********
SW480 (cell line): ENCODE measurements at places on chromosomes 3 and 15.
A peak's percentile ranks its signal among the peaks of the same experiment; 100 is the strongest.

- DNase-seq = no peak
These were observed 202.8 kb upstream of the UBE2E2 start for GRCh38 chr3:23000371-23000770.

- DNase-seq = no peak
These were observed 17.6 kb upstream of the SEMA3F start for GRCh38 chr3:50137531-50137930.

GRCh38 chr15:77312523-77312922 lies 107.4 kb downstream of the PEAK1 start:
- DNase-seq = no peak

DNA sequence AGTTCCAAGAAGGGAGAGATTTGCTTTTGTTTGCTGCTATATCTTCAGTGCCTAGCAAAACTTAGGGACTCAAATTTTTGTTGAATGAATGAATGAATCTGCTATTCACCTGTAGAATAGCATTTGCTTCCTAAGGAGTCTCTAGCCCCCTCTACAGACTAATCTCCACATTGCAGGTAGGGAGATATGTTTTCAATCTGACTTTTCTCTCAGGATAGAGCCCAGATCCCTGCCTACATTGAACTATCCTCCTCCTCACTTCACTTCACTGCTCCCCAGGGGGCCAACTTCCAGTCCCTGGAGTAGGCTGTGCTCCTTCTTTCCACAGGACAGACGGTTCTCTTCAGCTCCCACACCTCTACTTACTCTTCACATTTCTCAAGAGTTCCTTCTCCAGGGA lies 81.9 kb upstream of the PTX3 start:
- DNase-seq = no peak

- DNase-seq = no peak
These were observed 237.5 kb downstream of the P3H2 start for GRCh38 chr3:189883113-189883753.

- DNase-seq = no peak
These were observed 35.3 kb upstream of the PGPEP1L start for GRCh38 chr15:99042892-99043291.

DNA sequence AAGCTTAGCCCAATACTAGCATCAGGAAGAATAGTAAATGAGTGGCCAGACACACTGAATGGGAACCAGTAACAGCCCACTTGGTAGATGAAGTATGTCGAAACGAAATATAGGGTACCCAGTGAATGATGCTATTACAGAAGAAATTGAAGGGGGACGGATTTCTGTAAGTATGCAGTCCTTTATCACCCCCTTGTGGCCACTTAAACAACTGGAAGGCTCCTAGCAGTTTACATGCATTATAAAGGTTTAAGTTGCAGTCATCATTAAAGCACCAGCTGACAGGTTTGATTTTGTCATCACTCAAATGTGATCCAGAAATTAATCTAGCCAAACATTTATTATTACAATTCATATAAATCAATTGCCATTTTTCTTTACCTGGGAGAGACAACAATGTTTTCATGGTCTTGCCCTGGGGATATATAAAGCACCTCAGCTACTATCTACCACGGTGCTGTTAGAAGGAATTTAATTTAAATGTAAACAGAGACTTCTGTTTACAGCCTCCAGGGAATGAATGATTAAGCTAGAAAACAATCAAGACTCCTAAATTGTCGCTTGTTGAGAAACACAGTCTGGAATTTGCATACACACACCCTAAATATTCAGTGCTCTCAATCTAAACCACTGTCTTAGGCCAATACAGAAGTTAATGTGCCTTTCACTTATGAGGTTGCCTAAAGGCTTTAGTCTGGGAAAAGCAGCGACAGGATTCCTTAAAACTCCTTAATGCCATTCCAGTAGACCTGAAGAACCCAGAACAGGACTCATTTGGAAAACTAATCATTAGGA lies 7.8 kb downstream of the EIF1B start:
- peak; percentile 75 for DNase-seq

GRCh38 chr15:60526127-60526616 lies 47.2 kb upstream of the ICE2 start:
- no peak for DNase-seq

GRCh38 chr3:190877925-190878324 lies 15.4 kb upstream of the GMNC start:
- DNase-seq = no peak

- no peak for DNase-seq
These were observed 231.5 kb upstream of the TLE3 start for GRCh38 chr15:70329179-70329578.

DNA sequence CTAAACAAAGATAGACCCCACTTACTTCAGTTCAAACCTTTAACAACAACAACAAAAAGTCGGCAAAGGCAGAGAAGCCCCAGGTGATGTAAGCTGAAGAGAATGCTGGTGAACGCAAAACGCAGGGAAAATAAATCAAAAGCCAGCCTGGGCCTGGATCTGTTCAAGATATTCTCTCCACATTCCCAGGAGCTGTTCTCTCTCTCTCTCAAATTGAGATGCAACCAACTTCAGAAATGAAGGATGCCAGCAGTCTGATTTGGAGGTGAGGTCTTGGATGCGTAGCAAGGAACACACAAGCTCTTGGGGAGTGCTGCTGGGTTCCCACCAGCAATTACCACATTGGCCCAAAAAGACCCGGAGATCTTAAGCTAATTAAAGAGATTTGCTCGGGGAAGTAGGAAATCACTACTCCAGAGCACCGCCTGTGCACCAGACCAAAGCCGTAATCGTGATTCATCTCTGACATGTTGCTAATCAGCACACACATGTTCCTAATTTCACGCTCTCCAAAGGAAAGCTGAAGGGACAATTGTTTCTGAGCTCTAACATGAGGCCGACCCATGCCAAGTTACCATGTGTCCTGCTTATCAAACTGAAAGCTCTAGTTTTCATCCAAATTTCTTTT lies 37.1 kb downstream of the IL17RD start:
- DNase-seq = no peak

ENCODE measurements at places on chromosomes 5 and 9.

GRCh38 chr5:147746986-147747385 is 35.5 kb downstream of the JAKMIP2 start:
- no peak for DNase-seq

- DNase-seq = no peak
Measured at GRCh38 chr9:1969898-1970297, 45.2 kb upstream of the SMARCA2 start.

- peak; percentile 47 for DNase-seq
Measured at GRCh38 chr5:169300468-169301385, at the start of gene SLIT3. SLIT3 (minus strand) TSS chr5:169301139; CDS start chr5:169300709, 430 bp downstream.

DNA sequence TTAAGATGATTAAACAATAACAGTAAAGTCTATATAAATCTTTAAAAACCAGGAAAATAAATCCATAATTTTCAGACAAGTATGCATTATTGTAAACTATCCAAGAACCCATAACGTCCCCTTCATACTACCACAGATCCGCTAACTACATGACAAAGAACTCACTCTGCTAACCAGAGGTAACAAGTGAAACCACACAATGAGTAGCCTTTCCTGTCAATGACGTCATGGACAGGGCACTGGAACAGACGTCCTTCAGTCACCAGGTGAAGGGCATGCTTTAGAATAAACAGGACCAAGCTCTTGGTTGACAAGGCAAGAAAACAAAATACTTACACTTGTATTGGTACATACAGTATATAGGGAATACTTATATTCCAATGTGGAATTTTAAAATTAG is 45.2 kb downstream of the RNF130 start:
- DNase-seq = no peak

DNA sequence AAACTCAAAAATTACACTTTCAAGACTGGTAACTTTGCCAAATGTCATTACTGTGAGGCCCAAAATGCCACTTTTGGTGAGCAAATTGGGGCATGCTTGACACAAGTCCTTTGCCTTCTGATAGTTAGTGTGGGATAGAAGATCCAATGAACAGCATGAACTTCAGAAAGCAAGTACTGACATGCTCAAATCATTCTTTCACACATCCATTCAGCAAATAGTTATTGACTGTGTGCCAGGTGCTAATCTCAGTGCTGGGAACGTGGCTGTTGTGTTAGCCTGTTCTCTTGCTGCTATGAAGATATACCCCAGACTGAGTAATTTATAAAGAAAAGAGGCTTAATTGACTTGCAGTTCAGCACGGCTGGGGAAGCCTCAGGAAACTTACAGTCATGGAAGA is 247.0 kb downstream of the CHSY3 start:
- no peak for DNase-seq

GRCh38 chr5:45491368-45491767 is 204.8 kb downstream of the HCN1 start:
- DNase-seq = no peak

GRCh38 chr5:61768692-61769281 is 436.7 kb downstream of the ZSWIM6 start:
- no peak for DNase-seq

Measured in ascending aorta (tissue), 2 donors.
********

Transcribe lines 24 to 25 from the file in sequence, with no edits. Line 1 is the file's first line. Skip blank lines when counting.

- DNase-seq = no peak

ENCODE measurements at places on chromosomes 5 and 9.